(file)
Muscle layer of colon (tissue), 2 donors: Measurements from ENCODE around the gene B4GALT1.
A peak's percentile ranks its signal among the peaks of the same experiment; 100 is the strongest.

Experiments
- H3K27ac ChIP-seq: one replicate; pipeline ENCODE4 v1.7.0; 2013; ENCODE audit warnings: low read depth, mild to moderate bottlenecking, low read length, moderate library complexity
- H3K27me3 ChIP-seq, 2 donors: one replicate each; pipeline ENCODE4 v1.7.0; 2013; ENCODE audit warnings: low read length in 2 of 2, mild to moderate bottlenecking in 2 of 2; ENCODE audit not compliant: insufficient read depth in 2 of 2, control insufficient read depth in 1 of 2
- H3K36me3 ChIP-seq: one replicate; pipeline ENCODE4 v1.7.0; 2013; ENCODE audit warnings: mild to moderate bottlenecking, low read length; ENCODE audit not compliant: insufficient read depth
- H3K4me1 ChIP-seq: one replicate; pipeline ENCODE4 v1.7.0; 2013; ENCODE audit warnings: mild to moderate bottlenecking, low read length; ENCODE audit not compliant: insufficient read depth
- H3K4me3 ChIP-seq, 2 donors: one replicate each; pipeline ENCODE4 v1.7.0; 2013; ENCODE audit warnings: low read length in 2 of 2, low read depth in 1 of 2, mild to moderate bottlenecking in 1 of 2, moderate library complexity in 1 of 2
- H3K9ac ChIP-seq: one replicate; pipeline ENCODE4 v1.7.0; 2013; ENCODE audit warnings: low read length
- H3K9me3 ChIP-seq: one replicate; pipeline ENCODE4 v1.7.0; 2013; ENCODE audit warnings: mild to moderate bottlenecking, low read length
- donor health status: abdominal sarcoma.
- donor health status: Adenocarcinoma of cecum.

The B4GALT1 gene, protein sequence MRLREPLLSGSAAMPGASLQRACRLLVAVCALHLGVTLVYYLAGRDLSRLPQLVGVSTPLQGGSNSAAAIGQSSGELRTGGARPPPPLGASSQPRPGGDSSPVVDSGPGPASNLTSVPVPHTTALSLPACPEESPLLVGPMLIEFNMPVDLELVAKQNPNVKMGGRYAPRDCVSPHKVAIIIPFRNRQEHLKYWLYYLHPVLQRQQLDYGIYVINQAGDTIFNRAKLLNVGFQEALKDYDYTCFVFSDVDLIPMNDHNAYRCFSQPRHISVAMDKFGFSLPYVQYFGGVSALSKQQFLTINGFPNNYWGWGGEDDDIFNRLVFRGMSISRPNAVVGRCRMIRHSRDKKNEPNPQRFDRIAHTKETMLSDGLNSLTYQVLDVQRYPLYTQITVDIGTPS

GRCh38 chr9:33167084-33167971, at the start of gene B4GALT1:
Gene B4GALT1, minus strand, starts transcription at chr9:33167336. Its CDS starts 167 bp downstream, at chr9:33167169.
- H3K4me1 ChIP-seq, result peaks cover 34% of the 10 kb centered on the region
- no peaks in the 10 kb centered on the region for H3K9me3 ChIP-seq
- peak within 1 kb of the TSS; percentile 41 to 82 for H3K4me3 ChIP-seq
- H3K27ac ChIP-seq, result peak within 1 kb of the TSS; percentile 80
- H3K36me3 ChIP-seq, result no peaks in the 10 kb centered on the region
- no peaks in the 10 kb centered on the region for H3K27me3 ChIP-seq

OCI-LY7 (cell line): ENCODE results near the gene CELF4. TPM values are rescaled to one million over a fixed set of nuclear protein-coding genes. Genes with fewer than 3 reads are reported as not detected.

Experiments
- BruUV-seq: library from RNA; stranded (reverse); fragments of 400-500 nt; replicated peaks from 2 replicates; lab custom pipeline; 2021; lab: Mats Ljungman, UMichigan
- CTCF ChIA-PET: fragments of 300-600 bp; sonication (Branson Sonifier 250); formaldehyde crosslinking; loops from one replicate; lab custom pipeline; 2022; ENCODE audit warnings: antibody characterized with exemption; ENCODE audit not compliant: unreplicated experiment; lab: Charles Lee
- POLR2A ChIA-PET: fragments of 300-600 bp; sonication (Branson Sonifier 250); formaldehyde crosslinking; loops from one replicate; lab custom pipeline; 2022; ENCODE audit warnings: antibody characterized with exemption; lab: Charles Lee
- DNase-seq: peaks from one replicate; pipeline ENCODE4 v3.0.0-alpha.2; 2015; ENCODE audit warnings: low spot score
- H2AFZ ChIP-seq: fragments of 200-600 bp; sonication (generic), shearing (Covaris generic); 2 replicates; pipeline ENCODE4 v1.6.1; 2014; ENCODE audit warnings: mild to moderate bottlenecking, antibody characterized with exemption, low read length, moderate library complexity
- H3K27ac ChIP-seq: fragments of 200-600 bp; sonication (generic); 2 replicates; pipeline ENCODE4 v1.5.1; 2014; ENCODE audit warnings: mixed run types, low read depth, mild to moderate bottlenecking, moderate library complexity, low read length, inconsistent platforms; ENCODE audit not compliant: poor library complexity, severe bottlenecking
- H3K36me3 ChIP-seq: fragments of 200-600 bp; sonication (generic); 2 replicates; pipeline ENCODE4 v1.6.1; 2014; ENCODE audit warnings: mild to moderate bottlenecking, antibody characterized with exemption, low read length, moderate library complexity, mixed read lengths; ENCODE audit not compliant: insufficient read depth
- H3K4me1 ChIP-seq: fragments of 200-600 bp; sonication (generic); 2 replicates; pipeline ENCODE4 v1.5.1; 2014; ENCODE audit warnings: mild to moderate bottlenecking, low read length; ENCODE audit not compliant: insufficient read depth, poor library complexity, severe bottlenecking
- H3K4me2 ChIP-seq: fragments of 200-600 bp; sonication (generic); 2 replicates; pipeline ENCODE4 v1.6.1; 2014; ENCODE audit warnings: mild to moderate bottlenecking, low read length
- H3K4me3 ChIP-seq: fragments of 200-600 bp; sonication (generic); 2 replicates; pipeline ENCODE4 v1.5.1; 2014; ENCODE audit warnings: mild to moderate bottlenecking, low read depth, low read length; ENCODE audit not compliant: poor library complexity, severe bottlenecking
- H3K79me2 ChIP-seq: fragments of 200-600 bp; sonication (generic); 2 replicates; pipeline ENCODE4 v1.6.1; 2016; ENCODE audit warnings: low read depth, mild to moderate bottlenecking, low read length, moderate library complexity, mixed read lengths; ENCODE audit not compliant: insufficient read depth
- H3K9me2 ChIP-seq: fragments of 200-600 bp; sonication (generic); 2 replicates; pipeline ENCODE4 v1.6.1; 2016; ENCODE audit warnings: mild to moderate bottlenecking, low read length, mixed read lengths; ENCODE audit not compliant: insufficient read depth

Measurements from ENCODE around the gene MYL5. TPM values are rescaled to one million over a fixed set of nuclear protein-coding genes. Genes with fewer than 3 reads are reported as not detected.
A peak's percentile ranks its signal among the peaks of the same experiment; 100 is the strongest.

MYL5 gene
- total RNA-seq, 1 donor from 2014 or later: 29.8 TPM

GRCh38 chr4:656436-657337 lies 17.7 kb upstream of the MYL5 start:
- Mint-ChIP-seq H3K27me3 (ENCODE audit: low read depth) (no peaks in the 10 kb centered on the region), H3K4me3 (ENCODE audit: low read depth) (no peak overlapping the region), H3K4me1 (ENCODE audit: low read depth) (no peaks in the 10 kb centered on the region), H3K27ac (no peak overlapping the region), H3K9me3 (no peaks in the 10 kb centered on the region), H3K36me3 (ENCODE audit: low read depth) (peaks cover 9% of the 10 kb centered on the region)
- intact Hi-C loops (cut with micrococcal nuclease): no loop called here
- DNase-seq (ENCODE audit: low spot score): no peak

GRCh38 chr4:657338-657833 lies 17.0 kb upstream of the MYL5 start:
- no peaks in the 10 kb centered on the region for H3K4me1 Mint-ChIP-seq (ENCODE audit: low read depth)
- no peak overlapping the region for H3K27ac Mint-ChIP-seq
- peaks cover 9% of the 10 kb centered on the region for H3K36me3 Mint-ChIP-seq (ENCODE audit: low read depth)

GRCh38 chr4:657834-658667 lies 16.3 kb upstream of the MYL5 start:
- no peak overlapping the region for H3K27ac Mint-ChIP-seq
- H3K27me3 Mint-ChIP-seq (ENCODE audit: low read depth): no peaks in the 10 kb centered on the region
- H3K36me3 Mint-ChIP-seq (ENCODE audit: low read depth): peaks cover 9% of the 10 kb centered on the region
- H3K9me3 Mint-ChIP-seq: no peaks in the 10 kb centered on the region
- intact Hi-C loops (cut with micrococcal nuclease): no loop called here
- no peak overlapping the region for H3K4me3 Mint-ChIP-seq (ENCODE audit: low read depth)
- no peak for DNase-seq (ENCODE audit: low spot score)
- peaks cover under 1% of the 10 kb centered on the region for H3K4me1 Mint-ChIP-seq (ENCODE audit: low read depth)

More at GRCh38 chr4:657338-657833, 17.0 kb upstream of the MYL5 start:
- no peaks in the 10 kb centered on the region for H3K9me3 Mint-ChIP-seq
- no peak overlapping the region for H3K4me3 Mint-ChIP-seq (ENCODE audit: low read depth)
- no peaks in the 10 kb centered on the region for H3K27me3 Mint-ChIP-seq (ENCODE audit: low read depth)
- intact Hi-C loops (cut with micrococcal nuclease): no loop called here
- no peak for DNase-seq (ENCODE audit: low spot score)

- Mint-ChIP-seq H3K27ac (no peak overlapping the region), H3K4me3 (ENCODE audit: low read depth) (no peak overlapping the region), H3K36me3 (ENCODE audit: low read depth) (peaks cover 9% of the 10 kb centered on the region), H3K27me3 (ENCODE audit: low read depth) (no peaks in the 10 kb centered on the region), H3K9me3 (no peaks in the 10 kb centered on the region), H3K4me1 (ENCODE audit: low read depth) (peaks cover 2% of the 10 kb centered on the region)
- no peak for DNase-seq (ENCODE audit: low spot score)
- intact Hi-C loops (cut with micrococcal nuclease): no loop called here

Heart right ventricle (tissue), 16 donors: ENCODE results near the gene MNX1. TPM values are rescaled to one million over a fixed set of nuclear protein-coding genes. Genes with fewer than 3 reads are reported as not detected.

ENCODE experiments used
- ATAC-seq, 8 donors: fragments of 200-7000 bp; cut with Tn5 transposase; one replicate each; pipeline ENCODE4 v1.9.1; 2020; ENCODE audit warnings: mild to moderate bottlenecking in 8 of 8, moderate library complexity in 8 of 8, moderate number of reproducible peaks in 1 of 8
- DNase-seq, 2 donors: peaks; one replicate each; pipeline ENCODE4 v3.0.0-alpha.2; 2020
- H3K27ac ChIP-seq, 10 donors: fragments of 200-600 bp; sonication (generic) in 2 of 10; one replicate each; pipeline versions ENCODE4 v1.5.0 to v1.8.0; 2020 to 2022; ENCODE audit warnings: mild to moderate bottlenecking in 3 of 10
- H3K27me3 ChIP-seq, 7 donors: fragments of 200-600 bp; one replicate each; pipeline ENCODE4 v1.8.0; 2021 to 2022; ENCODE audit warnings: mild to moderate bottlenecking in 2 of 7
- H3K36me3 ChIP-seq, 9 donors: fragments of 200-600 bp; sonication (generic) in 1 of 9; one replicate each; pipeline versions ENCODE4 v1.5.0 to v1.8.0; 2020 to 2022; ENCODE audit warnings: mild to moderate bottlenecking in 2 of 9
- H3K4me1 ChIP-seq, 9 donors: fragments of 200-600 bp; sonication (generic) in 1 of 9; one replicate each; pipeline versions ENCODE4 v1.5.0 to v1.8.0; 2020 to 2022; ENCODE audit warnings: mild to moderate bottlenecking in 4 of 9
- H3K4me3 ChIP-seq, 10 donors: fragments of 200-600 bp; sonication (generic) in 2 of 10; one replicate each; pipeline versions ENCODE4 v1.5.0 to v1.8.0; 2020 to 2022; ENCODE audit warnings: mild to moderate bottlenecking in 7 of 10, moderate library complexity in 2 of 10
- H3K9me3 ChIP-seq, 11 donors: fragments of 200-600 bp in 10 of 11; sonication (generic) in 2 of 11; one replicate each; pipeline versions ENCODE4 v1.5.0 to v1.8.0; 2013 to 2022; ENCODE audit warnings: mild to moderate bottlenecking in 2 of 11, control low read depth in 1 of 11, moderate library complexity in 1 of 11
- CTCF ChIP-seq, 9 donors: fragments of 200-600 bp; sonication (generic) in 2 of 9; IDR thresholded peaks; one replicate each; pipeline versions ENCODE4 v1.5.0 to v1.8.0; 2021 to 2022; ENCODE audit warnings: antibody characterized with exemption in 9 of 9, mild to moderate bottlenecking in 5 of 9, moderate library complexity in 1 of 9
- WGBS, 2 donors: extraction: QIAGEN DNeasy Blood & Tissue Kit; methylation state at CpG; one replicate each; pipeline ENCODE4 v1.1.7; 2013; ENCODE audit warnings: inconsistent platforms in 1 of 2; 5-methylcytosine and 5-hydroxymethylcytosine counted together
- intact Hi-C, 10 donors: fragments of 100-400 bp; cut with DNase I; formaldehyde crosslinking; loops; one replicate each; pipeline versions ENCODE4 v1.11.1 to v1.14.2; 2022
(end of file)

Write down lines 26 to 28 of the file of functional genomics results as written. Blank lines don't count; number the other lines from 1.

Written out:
- POLR2A ChIA-PET: fragments of 300-600 bp; sonication (Branson Sonifier 250); formaldehyde crosslinking; loops from one replicate; lab custom pipeline; 2022; ENCODE audit warnings: antibody characterized with exemption; lab: Charles Lee
- DNase-seq: peaks from one replicate; pipeline ENCODE4 v3.0.0-alpha.2; 2015; ENCODE audit warnings: low spot score
- H2AFZ ChIP-seq: fragments of 200-600 bp; sonication (generic), shearing (Covaris generic); 2 replicates; pipeline ENCODE4 v1.6.1; 2014; ENCODE audit warnings: mild to moderate bottlenecking, antibody characterized with exemption, low read length, moderate library complexity